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☞   Midrash Aggadah

מה אלו | “Who are these?” — the Origin of the Angels of Healing: Sanoi, Sansanoi, and Semanglof, as told in the Alphabet of ben Sira (ca. late first millennium)

The origin story of Lilith as told in the Alphabet of ben Sira. . . .

מִדְרַשׁ מַעֲשֶׂה חֲנֻכָּה ב׳ | Midrash Ma’aseh Ḥanukkah “bet,” a retelling of Megillat Antiokhus as Midrash Aggadah

A retelling of the story found in Megillat Antiokhus as midrash aggadah. . . .

מִדְרַשׁ מַעֲשֶׂה חֲנֻכָּה ב׳ | Midrash Ma’aseh Ḥanukkah “bet” in Ladino, a retelling of Megillat Antiokhus by Rabbi Isaac Magriso (1764)

This is a largely uncorrected transcription of Rabbi Isaac Magriso’s telling of Megillat Antiokhus in Ladino (Judeo-Spanish) from the Me’am Loez: Bamidbar Parshat BeHe’alotekha (Constantinople, 1764). The paragraph breaks are a rough estimation based on my comparison with the English translation of Dr. Tzvi Faier (1934-2009) appearing in The Torah Anthology: Me’am Loez, Book Thirteen – In the Desert (Moznaim 1982). I welcome all Ladino speakers and readers to help correct this transcription and to provide a complete English translation for non-Ladino readers. . . .

מִדְרַשׁ מַעֲשֶׂה חֲנֻכָּה א׳ | Midrash Ma’aseh Ḥanukkah “alef,” a tale of the people’s resistance to the Seleucid Greek occupation

This digital edition of Midrash Ma’aseh Ḥanukkah was transcribed from the print edition published in Otzar Hamidrashim (I. D. Eisenstein, New York: Eisenstein Press, 5675/1915, p.189-190). With much gratitude to Anat Hochberg, this is the first translation of this midrash into English. . . .

מדרש לחנוכה | Midrash l’Ḥanukkah, an interwoven miscellany of Ḥanukkah stories

The following is the Midrash l’Ḥanukkah, one of a collection of three midrashim and two megillot containing the details of the story of Ḥanukkah in the Jewish rabbinic tradition. Those already familiar with these other works will quickly recognize portions or summaries of them here albeit with precious additional information added not found anywhere else. . . .

מדרשים על אדם הראשון ותקופת החורף | Midrashim on the Origin of Winter Solstice Festivals by the Primordial Adam

Our Rabbis taught: When Adam HaRishon (primordial Adam) saw the day getting gradually shorter, he said, ‘Woe is me, perhaps because I have sinned, the world around me is being darkened and returning to its state of chaos and confusion; this then is the kind of death to which I have been sentenced from Heaven!’ So he began keeping an eight days’ fast. But as he observed the winter solstice and noted the day getting increasingly longer, he said, ‘This is the world’s course’, and he set forth to keep an eight days’ festivity. In the following year he appointed both as festivals. Now, he fixed them for the sake of Heaven, but the [unenlightened] appointed them for the sake of star worship. . . .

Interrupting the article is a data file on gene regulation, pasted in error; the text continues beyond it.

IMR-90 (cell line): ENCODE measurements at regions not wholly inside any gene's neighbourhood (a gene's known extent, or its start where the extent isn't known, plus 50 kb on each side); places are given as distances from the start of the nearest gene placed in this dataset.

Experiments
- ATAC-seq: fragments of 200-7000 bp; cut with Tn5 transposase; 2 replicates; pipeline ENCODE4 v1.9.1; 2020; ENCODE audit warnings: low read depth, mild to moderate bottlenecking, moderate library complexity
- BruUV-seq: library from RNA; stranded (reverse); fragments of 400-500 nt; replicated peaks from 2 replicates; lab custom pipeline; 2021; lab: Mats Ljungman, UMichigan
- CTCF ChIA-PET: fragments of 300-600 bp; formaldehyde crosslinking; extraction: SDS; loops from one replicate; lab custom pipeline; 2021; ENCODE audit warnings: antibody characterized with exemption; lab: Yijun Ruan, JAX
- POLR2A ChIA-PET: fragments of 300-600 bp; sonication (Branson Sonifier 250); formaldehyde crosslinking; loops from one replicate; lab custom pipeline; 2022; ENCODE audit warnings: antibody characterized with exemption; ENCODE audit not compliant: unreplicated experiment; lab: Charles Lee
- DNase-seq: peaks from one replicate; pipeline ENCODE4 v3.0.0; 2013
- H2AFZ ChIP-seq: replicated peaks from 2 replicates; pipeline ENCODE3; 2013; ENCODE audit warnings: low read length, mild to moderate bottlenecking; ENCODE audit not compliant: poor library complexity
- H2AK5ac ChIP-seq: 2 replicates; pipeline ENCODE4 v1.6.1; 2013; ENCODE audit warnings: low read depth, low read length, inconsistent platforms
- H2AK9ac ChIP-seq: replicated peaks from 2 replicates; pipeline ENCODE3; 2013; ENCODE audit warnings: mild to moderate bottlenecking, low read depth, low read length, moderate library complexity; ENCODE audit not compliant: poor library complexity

מדרש הגדול על פרשת תרומה | Why the Mishkan Resembles the World and the Human Body: a translation of Midrash haGadol on Parashat Terumah, by Shir Yaakov Feit (in memory of Laurie Feit, z”l, 5777/2017)

This translation was prepared by Shir Yaakov Feinstein-Feit in loving memory of his sister, Laurie Feit, z”l, (1961-2017). “Midrash HaGadol or The Great Midrash (Hebrew: מדרש הגדול) is an anonymous late (14th century) compilation of aggadic midrashim on the Pentateuch taken from the two Talmuds and earlier Midrashim of Yemenite provenance. In addition, it borrows quotations from the Targums, and Maimonides[2] and Kabbalistic writings (Oesterley & Box 1920), and in this aspect is unique among the various midrashic collections. This important work—the largest of the midrashic collections—came to popular attention only relatively recently (late 19th century) through the efforts of Jacob Saphir, Solomon Schecter, and David Zvi Hoffman. In addition to containing midrashic material that is not found elsewhere, such as the Mekhilta of Rabbi Shimon bar Yochai, the Midrash HaGadol contains what are considered to be more correct versions of previously known Talmudic and Midrashic passages.” (via wikipedia) . . .

התפילות של מרדכי ואסתר | the Prayers of Mordekhai and Esther, from Divrei haYamim l’Yeraḥmiel (ca. 11-12th c.)

The dream and prayer of Mordecai, and the prayer of Esther, as copied in the medieval pseudo-historical Chronicle of Yeraḥmiel. . . .